Former Merrill Lynch Executive Invokes 5th Amendment Before Senate PanelJul 30, 2002 | Dow Jones Business News
A former Merrill Lynch & Co . executive and another current executive invoked their Fifth Amendment right to avoid self-incrimination in testimony before a Senate panel Tuesday.
Former Merrill Lynch Managing Director Robert Furst and current Managing Director Schuyler Tilney each cited an investigation by the Justice Department as a reason for refusing to answer questions from the Senate Governmental Affairs Committee's permanent subcommittee on investigations. The panel is holding a hearing on the role Merrill Lynch might have played in Enron Corp.'s ( ENRNQ) financial collapse.
Messrs. Furst and Tilney both said they have fully cooperated with the subcommittee's investigation of a series of financial transactions with Enron.
Mr. Furst was a Dallas -based Merrill Lynch official who helped arrange the securities firm's $28 million financing of Enron's power venture in Nigeria . The subcommittee has found evidence that it says suggests the financing helped hide Enron's debt.
Mr. Tilney is Merrill Lynch's Houston -based managing director for global energy and power. He was placed on administrative leave last week.
Senate investigators plan to present evidence of a link between the brokerage firm's equity research and stock underwriting for Enron.
In a statement summarizing the testimony, the brokerage firm said it dealt with Enron at "arms-length" and made business decisions based on information then available.
"At no time did we engage in transactions that we thought were improper," Merrill Lynch said in the statement.
Controversy surrounds Enron's sale of several Nigerian barges to Merrill Lynch in December 1999 , which Senate investigators say helped Enron hide losses and mislead investors.
Ebarge LLC, a Merrill Lynch entity, bought shares of a company that entitled Ebarge to part of the cash flows from the sale of energy that generators on three barges would produce. Merrill Lynch's investment exposure in the transaction was $7 million.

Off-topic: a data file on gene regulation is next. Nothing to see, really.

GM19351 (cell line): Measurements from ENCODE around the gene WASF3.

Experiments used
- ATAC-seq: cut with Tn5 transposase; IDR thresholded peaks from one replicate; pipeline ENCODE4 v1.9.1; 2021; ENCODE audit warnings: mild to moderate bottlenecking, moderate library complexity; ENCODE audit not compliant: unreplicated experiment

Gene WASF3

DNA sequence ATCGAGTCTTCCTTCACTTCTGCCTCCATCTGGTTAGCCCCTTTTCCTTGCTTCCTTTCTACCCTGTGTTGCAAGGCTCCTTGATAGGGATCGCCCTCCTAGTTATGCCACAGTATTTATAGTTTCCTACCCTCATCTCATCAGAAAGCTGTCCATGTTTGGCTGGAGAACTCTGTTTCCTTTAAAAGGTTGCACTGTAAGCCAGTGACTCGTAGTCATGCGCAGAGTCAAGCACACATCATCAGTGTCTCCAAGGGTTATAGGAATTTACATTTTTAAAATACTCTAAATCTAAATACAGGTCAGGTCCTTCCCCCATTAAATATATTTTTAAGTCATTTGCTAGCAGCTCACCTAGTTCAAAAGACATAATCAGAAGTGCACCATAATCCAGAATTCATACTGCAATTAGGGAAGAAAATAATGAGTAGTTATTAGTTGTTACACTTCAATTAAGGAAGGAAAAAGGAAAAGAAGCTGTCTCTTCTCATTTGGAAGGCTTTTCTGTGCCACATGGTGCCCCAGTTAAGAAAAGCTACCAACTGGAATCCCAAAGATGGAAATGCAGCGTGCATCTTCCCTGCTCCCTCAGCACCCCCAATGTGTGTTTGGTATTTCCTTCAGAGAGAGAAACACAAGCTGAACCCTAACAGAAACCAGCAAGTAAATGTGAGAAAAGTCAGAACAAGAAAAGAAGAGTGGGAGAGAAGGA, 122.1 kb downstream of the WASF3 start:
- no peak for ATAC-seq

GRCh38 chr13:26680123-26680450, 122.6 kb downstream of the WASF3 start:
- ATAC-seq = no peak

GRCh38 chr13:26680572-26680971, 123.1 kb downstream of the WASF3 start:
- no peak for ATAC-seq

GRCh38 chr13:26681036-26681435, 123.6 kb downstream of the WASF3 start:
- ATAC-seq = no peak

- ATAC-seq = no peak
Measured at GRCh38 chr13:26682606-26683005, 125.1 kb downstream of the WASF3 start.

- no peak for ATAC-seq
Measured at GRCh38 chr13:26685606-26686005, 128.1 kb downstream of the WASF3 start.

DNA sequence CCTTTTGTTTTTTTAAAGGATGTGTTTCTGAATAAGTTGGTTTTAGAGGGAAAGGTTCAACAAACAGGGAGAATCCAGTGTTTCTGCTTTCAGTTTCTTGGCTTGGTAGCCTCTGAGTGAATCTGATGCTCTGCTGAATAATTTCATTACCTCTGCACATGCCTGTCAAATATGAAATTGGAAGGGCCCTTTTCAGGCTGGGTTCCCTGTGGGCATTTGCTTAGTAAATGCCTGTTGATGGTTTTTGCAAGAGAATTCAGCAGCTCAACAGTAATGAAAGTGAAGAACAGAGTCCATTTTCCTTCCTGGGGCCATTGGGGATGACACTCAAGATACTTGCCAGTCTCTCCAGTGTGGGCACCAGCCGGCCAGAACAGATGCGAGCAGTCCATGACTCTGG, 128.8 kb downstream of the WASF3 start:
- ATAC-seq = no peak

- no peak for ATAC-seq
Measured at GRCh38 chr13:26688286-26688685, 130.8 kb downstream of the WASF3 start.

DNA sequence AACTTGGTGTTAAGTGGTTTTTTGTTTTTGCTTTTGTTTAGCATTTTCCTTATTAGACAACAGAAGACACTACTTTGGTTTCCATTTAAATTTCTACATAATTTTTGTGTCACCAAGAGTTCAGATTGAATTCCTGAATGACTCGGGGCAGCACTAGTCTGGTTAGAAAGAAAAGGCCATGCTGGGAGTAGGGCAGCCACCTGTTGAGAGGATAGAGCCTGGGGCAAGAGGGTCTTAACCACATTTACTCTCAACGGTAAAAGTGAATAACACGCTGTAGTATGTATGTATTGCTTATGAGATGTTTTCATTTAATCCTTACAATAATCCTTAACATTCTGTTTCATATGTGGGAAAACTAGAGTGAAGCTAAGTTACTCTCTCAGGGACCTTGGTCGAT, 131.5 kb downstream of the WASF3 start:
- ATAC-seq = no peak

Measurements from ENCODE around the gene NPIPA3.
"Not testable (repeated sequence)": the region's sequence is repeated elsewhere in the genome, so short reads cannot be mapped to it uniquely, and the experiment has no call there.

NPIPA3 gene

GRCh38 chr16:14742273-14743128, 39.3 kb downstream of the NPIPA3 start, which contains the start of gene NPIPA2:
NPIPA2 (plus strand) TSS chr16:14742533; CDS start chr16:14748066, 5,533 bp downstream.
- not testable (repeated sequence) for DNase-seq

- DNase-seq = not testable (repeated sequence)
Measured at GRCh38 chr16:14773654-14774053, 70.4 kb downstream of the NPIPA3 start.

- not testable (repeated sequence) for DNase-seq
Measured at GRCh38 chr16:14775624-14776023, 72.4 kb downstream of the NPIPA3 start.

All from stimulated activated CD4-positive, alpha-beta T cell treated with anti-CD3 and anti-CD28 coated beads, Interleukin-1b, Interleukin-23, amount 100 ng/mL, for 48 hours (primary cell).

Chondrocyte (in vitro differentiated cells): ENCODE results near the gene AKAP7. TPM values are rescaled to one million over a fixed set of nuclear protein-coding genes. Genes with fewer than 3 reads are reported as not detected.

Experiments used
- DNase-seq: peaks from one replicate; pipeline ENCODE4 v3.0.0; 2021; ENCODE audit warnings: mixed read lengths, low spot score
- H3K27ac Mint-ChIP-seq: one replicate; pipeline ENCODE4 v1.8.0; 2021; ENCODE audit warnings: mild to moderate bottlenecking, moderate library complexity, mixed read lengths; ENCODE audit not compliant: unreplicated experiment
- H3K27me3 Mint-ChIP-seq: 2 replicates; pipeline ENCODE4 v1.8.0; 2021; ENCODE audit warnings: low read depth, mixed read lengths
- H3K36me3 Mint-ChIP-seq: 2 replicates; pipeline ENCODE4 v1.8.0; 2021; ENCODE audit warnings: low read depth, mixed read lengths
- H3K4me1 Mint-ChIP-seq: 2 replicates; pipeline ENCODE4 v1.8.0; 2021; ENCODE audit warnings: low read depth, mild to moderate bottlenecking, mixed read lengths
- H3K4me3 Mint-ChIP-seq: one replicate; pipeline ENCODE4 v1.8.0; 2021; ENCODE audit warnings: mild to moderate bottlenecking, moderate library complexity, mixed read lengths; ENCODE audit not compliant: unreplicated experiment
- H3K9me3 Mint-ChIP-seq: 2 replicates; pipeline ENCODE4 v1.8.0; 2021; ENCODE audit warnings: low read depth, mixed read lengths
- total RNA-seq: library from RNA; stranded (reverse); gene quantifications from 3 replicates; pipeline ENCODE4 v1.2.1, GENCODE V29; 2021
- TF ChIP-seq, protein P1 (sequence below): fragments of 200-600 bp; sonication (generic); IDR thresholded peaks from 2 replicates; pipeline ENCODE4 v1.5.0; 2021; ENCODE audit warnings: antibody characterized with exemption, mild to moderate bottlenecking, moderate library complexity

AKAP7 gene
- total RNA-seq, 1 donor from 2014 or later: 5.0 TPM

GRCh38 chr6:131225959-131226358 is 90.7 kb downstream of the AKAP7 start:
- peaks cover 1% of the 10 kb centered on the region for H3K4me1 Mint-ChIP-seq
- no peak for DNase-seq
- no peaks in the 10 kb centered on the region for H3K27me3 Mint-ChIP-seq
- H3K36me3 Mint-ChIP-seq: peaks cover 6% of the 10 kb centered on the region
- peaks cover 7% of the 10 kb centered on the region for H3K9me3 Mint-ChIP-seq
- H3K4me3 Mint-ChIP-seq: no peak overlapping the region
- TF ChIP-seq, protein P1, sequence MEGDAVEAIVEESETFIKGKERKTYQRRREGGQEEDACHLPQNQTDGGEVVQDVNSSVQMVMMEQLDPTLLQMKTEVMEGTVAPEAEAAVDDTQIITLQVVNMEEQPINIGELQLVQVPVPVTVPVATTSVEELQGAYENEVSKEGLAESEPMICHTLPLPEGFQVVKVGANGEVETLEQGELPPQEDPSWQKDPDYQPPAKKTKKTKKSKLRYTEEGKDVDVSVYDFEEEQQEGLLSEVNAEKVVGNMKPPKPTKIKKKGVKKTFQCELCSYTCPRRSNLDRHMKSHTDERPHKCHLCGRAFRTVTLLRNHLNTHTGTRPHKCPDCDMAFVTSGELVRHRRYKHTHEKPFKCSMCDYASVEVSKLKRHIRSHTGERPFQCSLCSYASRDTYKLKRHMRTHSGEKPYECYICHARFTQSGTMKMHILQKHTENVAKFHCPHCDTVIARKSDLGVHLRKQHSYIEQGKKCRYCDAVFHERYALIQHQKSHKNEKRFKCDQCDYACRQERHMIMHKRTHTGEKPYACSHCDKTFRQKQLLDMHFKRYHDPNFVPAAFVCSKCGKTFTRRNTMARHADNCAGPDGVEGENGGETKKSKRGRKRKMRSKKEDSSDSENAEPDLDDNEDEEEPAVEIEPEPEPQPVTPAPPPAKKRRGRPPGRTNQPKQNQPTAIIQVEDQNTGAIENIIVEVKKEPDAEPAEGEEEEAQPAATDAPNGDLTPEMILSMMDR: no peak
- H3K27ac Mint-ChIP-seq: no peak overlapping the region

"Merrill Lynch agreed to the transaction largely to build our relationship with Enron, and believed that it was likely, though not certain, that a third party unaffiliated with Enron would soon purchase Merrill Lynch's shares in the company," Merrill Lynch said in its statement.
Merrill Lynch also claimed that it doesn't know, even now, whether Enron used proper accounting. The firm said it wasn't advising Enron on the appropriate accounting treatment and relied on the opinions of Enron's accountants, board, lawyers and audit committee.
"We ... felt justified at the time in believing Enron's financial representations," Merrill Lynch said.
Enron filed for bankruptcy-court protection on Dec. 2 amid an accounting scandal. Enron's auditor at the time, Arthur Andersen LLP, was found guilty of obstruction of justice in June.
Ultimately LJM2, formed by former Enron Chief Financial Officer Andrew Fastow to make privately negotiated investments in energy and communications related businesses or assets, purchased the shares Merrill Lynch held in the barges transaction.
Merrill Lynch, which acted as the private placement agent for LJM2 between September 1999 and April 2000 , said it received assurances that Enron's board and senior management considered Mr. Fastow's role as the managing member of LJM2's general partner. Merrill Lynch said the board implemented several internal controls to protect the company's interests, such as requiring the chief accounting officer to review each transaction.